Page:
Love and Information

Love and Information
by Caryl Churchill

Directed by Casey Stangl

A.C.T at The Strand, San Francisco

While in San Francisco recently, I watched Love and Information, the most recent play by writer Caryl Churchill, whose work I’d read while studying film and theatre at NYU — in particular I remembered a play called Cloud Nine which I recalled as being very formally innovative.

I hadn’t planned on going to the theatre, but saw a poster for it while walking past The Strand, the playhouse where it was being performed, on the way to my morning shuttle to work.

The play was first produced in London’s Royal Court Theatre in 2012. I know nothing about that production and given that I’m writing this on a plane without WiFi I can’t find out anything about it either but, in some ways, that’s fine, it’ll help me write specifically about this particular production.

Why does it matter?

Churchill’s work has always been unconventional, pushing the boundaries of what a play looks like on the page and enabling directors a wide degree of latitude of how they mount the production.

She has evidently taken this to a greater extreme with Love and Information, the script of which dispensed with everything except alternating lines of dialogue — no scene headings, no character names, no directions, and no notes.

The play is comprised of 57 vignettes, some as short as 5 seconds, none longer than 5 minutes, in which a few, generally unnamed characters, exchanged words with each other and, in a notable scene, one character talks to a past version of himself — without having the script in front of me, it’s hard to know if it was written this way or simply the way the director chose to stage it.

The dramaturgy is a more vital component than usual here, given the spare, wide-open script and the director, Casey Stengl, chose to embrace the physical and psychographic location of the theatre, Market Street in San Francisco — two blocks down the street from Twitter’s HQ; opposite the California Arts Institute, the plaza of which is major congregation point for the city’s homeless population — it’s also a part of town frequented heavily by tourists.

The set design takes its cue from the amorphous script and is itself a nearly blank canvas: a lighting grid above comprised of primary colored lights that when all turned on simultaneously produce a white square on the floor, center stage; the back of which is dominated by an LED screen onto which images are projected, starting with the audience themselves as they filter into the room and later, scenes from the stage itself, filmed in realtime from a different angle, or pre-filmed scenes that interplay with what’s happening on stage, or simply backdrops of the city — some static, others time-lapsed; stage left and right have parallel sets of doors, painted black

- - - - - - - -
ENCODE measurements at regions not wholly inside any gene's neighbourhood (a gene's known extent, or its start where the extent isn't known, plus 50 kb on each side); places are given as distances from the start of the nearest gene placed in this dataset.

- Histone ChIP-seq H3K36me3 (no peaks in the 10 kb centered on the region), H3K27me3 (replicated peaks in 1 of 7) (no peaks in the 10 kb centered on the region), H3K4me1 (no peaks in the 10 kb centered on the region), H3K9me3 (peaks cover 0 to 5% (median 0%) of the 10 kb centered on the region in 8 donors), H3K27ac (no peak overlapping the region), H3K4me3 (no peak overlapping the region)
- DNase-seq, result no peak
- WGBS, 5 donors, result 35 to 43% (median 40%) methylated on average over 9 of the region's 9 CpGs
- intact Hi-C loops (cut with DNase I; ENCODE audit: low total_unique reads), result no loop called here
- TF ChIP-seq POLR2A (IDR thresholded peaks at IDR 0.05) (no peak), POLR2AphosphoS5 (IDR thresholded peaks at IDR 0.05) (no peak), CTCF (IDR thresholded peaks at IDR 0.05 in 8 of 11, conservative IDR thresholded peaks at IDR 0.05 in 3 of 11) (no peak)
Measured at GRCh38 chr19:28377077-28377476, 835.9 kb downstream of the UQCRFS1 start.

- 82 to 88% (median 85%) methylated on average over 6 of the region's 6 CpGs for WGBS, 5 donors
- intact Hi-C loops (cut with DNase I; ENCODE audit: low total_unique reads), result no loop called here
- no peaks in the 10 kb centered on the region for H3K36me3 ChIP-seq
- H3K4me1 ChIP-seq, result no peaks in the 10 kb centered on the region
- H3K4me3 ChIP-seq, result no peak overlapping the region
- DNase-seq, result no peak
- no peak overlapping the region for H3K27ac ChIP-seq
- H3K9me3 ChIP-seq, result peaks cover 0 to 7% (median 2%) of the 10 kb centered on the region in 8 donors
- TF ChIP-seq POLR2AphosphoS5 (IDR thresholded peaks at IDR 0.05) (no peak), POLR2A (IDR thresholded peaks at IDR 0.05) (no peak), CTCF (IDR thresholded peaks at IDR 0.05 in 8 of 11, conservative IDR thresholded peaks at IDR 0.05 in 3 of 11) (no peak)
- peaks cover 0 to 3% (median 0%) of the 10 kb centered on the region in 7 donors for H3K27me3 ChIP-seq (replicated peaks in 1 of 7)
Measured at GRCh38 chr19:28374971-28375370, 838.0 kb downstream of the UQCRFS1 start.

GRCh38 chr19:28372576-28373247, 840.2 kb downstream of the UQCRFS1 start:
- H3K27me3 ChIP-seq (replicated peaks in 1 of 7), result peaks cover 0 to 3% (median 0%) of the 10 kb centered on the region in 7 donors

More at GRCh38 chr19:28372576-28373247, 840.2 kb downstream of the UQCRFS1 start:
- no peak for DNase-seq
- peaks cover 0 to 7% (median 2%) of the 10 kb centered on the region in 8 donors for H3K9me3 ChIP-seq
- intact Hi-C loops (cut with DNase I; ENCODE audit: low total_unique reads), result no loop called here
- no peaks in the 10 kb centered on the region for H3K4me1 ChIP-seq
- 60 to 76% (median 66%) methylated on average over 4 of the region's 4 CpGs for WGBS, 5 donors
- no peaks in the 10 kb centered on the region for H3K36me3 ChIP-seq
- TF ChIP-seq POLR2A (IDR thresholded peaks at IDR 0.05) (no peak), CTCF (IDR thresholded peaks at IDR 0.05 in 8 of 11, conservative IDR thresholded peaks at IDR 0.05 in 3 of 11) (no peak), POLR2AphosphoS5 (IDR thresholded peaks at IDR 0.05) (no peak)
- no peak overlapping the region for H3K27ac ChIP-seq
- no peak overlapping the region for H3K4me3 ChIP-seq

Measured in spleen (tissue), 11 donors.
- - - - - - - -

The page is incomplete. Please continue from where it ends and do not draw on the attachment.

The lobby of the theatre is similarly dominated by an LED screen and, in Brechtian fashion, the performance began there, as we were waiting to enter — with SMS exchanges playing across the screen (these would later reveal themselves to be scenes from the play, acted out in the screen based vernacular of our time) and members of the cast insinuating themselves into the audience, engaging the odd bout of coordinated sneezing fits or dancing out loud to music only they could hear on their earbuds.

So…what did it all mean?

One of the scenes fairly explicitly states the play’s theme: two men are in a bar, having a heated discussion about a relationship with a woman that one of them has embarked on. The one in the relationship insisting that it is the most meaningful of his life, the other, incredulous, saying it’s impossible as the woman is virtual, an A.I. — projected onto the screen behind them an endless series of 1’s and 0’s

Love…and information — it’s in the title.

While waiting in the lobby, the screen had juxtaposed these 1’s and 0’s against an equally series of DNA sequences.

Also, information.

The vignettes explore every conceivable variation of this: people who have information, those who want it from them — and does so in the context of religion (“God spoke to me.” “You heard his voice? Does he have, like, an accent?”), politics, and family. Moments when people are alone and others where they are together — but, crucially, the points of true human connection are few and far between. In the world of play, as in our own, the world is mediated by screens.

Perhaps the most poignant scene is between two men who had once been lovers and who meet again after many years. They each recall moments from their time together, yet, when they speak them out loud, neither can remember the memory that the other cites.

The play itself is similarly slippery. The 12 cast members cycle through well over 100 different characters, some of them (intentionally?) blurring into each other. With so many individual scenes, some playing out just on stage, others just screen and others yet an interplay between stage and screen, it’s hard to hang on to them — those that do stand out do so for their sensationalism (a shocking family confession) or their poignancy (as noted above) or their humor. Consequently, one has to satisfy oneself with the overall impression that the play makes.

More than anything else, Love and Information reminds me of Jean-Luc Godard’s most recent film, and the most powerful, affecting film I’ve seen in a long time, Goodbye to Language (, which similarly seeks interrogate the meaning of human relationships in world where communication is mediated by screens, big and small, including the one you’re watching film itself on.

(It’s also a love letter to his dog).

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